When you’ve spent the afternoon rattling around in your tin and despite the best of intentions not quite managed to set foot beyond the paving slabs of your front yard; when you have failed get a haircut, to make a number of important (but not urgent) calls, or to really sort anything out that would constitute progress towards making changes in your life that really need to made, but instead have just cooked, eaten and washed up, ironed, tidied and busied yourself with any number of brainless domestic chores you could have done at any time; when you realise then that it’s really too late to make a start on anything, or go see anyone, and the night is tick-ticking away but you’re not tired and don’t really need to be up early so you decide it’s a good idea to have a drink, because why wouldn’t you...?

This is when you like to slump down and enjoy a touch of habitual self-flagellation, just to see the night out.

So, it strikes you, y’know, you’re not really sure you actually enjoy life much at all anymore. How did this happen? You always thought your way was right. You’re always shaking your head and tutting at the follies and stupidity of others and the way they go about things. So let’s look at where being smart and “different” and a wise-ass has got you, huh? Let’s look at what you’ve attained.

You’re a massive success in your chosen field, right? Looks at slippers.

Well, ok, but at least you’ve made some money, yes? Shuffles slippers awkwardly.

Ah! But you’ve done important things that have changed lives? Frowns at wall to the left.

You do enjoy what you do though, more than other people, yeah? Shrugs. Sighs.

Mmn. Well, you’ve made a home for your loving family and that’s what counts, huh? Blank stare.

Nevermind. You’re a bohemian-ish sort, eh? You've always got the simple pleasures of your books and your art, hmm? Faint but perceptible grimace*

*For a good four or five years now it has been clear things on this count are to some extent in decline. It’s a natural and normal thing of course, as one approaches middle age and responsibilities increase – work, families, and just the million little chores of doing the adult life – we all have less time, energy and even money to devote to those purely selfish, immersive pursuits. The days of wiping out whole weekends in pursuit of the learning or the creative urge – which is kinda necessary to properly getting into the zone and completing something impressive – seem long gone. Nowadays getting more than a couple of hours at a time to block out the world and crack on, before you need to attend to something worldly, is pretty rare - and when (like today) you finally get some time, you’re so tired and distracted and out of the habit, you struggle to start anything. You used to be the most prolific producer of creative stuff that you knew, chucking out an unstoppable torrent, and hoovered up eclectic knowledge like a sponge. With a hoover. Your interests and inspirations were varied, your approach oblique, your thoughts never obvious, your path never pedestrian. Life was all about playing, experimenting, learning, analysing, assimilating, re-combining, crafting and throwing something back into the world as a result. Perhaps it was all youthful pretention, and perhaps you were (ironically for someone so averse to cliché) a cliché – but you at least felt like somebody interesting and idiosyncratic, intelligent and insightful, doing things in your own interesting and idiosyncratic way, with something intelligent and insightful to say. Now you just feel like a man. Another adult person. You go to work, you come home, you eat, you sleep, you do your washing, you pay your bills, and you occasionally enjoy the same social activities and entertainment as everyone else in your demographic. Another man, dealing with the demands of every day modern life, struggling basically not to be shit – a shit employee, a shit friend, a shit family member, a shit adult – with what you often suspect is a very modest success rate. You don’t seem to have the time, money or energy to do much else. You still dabble in creative pursuits, and read the odd thing, and still enjoy it, but the last few years you have begun to wonder recurrently – are you over the hill, a spent force? To pretend “your art” is these days any more than a thoroughly unremarkable bourgeois hobby, or that more than a handful of faithful old friends should give a shit about checking out what you produce, is stretching it. To pretend you're still in some way academic, the same. In conclusion: When we were younger, it used to feel like it was us against the world. The world won.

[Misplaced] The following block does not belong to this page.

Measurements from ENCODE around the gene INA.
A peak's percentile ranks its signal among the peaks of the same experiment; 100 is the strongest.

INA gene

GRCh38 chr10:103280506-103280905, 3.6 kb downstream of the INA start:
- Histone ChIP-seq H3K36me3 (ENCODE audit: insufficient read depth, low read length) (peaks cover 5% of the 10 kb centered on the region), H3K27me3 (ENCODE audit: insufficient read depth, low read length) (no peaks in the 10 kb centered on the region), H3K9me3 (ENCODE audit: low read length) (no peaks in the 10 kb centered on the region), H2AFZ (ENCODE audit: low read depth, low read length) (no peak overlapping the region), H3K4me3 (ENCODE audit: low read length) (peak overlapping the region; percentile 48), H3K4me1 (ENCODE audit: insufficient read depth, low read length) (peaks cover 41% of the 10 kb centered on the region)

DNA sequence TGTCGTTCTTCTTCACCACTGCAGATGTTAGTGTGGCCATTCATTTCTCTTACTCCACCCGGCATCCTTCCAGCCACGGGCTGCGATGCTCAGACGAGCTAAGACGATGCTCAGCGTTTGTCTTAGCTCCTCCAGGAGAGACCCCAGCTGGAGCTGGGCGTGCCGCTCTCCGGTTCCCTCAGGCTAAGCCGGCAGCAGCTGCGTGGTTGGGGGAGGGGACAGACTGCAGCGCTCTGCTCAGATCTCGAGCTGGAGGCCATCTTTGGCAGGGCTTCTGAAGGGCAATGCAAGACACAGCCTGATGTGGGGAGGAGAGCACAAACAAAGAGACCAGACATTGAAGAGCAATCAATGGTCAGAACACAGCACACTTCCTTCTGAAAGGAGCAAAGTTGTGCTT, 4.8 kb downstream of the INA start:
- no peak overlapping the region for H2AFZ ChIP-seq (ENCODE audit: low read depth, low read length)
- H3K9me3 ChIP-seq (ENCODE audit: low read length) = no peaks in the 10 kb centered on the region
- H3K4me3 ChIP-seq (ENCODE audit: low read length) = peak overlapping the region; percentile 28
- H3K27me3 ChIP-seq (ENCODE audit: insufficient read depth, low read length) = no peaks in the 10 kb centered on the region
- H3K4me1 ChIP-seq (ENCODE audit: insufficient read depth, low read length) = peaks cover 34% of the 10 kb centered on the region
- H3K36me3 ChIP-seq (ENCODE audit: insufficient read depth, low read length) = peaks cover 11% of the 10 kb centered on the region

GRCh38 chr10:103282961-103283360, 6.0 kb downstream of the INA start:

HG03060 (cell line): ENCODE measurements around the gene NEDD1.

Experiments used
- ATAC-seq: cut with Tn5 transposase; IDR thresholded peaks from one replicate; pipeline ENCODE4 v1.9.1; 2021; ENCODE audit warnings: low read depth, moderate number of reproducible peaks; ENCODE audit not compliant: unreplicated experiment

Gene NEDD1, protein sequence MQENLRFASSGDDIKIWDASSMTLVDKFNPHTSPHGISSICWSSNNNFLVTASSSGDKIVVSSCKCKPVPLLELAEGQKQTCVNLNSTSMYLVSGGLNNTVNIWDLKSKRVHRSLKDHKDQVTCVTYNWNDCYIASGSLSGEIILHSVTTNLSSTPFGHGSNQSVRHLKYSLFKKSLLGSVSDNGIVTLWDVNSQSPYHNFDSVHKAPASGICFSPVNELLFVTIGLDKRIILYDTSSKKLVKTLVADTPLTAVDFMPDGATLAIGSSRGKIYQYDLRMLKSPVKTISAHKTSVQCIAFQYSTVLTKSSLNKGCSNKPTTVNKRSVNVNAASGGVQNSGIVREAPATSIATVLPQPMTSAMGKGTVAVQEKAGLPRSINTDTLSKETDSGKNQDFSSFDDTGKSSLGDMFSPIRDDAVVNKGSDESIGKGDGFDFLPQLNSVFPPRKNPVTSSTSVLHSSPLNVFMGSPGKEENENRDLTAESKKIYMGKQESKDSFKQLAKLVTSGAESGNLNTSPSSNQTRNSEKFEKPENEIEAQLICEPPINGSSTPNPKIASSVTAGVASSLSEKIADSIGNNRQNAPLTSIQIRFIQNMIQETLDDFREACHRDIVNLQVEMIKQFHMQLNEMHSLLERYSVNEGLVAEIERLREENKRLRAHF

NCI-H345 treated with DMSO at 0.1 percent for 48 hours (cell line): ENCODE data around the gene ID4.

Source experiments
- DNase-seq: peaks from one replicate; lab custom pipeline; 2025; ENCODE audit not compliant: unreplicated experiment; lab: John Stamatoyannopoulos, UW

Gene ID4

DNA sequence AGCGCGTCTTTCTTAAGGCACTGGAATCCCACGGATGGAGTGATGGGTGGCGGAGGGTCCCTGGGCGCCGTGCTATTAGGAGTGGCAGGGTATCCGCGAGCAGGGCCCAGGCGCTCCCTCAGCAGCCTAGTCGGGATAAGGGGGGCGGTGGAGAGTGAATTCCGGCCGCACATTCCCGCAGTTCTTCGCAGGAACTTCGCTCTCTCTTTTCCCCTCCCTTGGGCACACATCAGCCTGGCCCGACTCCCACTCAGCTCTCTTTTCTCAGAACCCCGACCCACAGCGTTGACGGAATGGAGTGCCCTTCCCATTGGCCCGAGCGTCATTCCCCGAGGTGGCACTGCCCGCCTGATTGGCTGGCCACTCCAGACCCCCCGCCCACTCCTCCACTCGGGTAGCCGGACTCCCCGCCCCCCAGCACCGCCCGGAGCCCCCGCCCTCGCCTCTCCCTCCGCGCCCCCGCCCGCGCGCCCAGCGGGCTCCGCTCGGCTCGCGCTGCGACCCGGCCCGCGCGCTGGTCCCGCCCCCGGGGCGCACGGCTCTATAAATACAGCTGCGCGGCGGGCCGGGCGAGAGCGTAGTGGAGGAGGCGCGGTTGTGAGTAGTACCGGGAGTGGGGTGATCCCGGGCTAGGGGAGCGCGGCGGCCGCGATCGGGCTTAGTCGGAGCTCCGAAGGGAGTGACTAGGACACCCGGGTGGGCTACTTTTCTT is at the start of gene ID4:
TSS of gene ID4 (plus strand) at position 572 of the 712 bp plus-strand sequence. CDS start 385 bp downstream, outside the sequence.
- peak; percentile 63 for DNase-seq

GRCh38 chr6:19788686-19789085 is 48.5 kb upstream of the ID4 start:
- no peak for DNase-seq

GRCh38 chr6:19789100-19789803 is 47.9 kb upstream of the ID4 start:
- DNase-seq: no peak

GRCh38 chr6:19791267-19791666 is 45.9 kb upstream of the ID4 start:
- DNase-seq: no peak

Um... hmm... gosh, now. But, but, but, y’know – ah! But you’re HAPPY, yes? Looks appalled and starts to cry.

And that’s only the start of it, a springboard into endlessly circling worries over money, work, relationships, people, the troubles facing friends and family, health, the future, the state of society, the state of humanity... and soon everything fills you with bleak revulsion and despondency.

You know what you’re doing. It’s what the cognitive school would call a triad of negative biases –

-          Thoughts about the self: anything good about you or what you’ve done is nothing special; anything bad is a sign of your plentiful smorgasbord of major, contemptible flaws.
-          Thoughts about the world: anything good about it is either a mirage or a rare exception; anything bad is just the norm, the way the world works.
-          Thoughts about the future: anything good that happens is a one off and it won’t last; anything bad that happens is the way it will always go. D:Ream were wrong.